In response to the events in Glenwood Springs and other areas of Colorado, I feel that this is true, yet not so. The sense of urgency to live has melted into a deeper appreciation for life once again, now as a result of the fires in our community backyard and homes.I hear the sounds of helicopters hovering over us, protecting us and successfully curtailing the inferno on the Flat Tops, and I find a security in these sounds. We are being protected with the finest of equipment handled by competent and experienced firefighters, yet there is a sense of helplessness when Mother Nature has her way.I see the blackened mountains and a community threading together. What is woven is the helpfulness and generosity of so many people.The church bells are ringing and a train is approaching the station. This fine tuning of the appreciation for life, and our relationships in it, is accompanied by the sadness for those who suffered material loss.We have all been singed and there will be some scars. The healing will take time and some things cannot be replaced, but perhaps the value of our lives will manifest itself in our regard and respect for each other in moments to come.Bells are ringing now, it’s the ice cream man! Our lives go on, and we know a little more of ourselves, our vulnerability and our need to live in support of one another. I love what makes the Community of Glenwood Springs. Thank you.Annig RaleyGlenwood Springs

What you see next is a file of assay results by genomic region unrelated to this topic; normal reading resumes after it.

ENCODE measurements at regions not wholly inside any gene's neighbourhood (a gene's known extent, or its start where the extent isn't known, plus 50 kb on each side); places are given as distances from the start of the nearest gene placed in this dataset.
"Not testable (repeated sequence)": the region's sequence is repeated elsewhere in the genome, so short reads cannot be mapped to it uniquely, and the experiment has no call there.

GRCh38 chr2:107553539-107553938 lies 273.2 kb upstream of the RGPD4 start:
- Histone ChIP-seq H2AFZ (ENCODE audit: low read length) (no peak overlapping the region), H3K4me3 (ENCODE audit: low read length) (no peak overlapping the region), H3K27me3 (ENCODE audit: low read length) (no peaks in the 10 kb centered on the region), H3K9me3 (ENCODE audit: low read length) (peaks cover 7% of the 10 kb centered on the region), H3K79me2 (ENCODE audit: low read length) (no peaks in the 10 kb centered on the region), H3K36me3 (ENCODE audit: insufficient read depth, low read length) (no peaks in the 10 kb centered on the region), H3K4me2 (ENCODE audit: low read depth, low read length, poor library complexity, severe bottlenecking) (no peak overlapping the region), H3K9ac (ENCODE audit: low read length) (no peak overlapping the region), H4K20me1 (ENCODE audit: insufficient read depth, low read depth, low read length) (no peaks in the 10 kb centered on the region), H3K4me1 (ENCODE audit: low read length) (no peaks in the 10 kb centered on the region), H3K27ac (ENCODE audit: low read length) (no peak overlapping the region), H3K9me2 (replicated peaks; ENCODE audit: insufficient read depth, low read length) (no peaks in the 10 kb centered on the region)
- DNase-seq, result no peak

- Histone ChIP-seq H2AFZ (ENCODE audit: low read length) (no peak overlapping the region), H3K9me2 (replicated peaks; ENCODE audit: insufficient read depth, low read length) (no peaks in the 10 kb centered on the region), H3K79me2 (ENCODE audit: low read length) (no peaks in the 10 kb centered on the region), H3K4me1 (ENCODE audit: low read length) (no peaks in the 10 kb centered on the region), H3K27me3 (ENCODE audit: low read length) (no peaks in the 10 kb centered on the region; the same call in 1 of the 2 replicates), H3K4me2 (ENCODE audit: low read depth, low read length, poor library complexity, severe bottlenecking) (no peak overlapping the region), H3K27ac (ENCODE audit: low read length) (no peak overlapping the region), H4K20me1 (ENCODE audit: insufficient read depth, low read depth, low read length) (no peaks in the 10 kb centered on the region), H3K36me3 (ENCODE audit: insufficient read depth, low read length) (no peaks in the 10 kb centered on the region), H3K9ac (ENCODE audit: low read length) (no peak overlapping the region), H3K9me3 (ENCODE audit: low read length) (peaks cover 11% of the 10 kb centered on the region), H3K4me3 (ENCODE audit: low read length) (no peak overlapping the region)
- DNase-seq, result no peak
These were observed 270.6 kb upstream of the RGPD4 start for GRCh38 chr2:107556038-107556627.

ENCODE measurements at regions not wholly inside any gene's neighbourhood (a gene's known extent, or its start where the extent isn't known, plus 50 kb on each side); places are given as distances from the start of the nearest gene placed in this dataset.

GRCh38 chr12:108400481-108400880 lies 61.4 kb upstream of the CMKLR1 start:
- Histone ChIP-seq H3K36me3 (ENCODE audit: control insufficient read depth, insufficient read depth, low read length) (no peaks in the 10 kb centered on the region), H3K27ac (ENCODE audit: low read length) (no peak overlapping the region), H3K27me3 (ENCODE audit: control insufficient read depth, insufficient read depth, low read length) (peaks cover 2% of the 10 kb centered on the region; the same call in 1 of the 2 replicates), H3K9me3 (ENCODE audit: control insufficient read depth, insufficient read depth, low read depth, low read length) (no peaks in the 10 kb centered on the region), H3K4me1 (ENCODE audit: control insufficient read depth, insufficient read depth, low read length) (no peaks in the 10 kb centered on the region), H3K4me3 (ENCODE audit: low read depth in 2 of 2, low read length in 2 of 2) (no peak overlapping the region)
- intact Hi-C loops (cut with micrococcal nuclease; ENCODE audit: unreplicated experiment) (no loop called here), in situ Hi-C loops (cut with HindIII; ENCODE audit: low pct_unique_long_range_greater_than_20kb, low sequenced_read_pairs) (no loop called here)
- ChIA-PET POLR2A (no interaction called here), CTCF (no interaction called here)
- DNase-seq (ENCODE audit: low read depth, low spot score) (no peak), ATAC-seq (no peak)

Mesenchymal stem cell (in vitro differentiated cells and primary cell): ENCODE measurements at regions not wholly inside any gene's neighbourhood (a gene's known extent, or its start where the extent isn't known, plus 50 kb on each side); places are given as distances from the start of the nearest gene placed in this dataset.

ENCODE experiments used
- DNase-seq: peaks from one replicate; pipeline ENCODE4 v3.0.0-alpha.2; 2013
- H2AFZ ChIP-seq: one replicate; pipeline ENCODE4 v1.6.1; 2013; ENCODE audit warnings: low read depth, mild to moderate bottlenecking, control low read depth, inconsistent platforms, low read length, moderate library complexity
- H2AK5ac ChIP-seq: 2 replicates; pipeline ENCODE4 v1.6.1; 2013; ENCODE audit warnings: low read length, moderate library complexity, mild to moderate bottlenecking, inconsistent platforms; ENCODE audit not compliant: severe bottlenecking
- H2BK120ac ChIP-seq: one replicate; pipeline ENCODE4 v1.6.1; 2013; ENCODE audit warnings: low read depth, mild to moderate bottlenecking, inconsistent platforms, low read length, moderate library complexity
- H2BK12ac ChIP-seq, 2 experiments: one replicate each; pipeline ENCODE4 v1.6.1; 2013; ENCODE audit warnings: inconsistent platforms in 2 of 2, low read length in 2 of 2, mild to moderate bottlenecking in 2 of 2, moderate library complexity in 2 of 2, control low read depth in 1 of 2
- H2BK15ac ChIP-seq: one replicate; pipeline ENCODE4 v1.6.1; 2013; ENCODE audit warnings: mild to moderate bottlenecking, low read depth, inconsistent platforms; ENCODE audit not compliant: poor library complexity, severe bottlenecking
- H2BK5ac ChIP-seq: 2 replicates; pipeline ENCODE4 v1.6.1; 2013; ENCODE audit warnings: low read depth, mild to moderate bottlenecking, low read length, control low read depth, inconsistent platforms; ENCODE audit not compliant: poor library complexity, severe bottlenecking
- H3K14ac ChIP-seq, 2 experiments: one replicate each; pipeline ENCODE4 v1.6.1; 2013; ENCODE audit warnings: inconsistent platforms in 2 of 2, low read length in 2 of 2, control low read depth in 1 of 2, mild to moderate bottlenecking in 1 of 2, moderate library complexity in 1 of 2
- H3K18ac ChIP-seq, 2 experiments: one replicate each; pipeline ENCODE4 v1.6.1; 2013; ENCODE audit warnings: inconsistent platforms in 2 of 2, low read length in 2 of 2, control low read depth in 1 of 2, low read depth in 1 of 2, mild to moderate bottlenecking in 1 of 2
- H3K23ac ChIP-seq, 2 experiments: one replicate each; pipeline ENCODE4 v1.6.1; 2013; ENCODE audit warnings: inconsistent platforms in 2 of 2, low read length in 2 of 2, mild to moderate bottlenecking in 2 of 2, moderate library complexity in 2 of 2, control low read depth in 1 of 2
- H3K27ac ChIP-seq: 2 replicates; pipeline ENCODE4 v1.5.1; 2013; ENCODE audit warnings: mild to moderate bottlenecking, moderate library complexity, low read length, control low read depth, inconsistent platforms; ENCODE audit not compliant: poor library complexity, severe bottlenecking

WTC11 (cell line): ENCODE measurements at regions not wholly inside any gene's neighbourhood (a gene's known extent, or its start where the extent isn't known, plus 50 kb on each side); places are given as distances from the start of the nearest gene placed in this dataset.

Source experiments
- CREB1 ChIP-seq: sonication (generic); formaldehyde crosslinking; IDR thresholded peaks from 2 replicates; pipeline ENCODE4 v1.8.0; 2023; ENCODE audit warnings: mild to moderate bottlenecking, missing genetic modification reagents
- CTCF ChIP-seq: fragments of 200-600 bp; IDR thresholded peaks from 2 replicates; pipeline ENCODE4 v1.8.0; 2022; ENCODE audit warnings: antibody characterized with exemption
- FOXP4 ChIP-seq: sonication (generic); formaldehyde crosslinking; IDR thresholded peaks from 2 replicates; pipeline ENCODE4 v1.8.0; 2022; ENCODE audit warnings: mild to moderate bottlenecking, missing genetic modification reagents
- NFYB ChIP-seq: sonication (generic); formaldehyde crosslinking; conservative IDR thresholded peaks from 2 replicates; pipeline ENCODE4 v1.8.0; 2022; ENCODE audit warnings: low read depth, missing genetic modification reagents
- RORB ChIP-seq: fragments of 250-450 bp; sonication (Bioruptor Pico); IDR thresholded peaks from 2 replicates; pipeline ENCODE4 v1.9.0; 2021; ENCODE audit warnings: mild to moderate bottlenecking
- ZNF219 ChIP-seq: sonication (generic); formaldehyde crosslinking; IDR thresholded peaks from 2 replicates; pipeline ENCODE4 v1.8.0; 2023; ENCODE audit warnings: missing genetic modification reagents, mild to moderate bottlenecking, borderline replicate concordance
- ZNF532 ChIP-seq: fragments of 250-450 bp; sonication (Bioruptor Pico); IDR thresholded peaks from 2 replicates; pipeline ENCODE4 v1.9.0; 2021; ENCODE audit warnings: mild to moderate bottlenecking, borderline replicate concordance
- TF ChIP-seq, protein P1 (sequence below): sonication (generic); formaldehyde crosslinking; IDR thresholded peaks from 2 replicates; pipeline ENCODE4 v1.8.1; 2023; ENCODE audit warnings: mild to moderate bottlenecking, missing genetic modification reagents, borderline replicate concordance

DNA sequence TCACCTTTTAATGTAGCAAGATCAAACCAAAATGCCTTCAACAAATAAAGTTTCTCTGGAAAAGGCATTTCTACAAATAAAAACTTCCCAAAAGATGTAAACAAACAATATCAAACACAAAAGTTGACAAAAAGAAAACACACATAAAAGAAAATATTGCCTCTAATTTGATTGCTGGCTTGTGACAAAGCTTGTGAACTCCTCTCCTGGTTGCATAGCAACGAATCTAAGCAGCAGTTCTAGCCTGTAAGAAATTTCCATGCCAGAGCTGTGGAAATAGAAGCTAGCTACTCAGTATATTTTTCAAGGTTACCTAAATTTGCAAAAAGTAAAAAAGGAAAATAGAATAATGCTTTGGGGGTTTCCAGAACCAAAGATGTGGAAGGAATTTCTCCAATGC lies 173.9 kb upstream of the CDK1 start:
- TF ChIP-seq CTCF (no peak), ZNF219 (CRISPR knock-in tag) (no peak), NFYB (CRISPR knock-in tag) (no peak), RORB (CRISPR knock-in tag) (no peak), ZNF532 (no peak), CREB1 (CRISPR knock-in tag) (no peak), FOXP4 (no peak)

When I drove away from my home in Mountain Mobile Home Park, shortly after 6 p.m. on June 8, the sky was a robin’s egg blue in front of me, but the street was smoky and dark, the air speckled with ash that looked like snow. I clearly remember turning my headlights on.As I turned north onto Center Drive, nearly running into a Glenwood Springs police vehicle working to evacuate everyone (they did a fantastic job of getting everyone out quickly and safely!), I looked over towards my house and saw the blackness behind it, obliterating everything.I thought then that I would never see my home again, but I didn’t cry. I had escaped safely after frantically chasing and finally catching two terrified cats. Nothing else mattered now.I turned east onto Highway 6 & 24, my back now to the fire. Moving steadily but slowly down the road packed with silent, fleeing vehicles, the air all around turned to a strangely beautiful orange with thick ash floating in the air, dancing crazily to the fierce, driving wind.When I turned onto the bypass, I saw the sky again, wildly blue and clear to my left. To my right, that towering cloud of black smoke completely blocked any sign of Center Drive. I didn’t look back again.To the firefighters of Station No. 1, West Glenwood Springs, who parked in front of my home for two days, and all the other firemen I have yet to learn of, you did the impossible and saved not only my home, but my neighborhood and our town. You have my never-ending gratitude, my deepest respect and complete admiration.With humble appreciation,Kristi ChapinWest Glenwood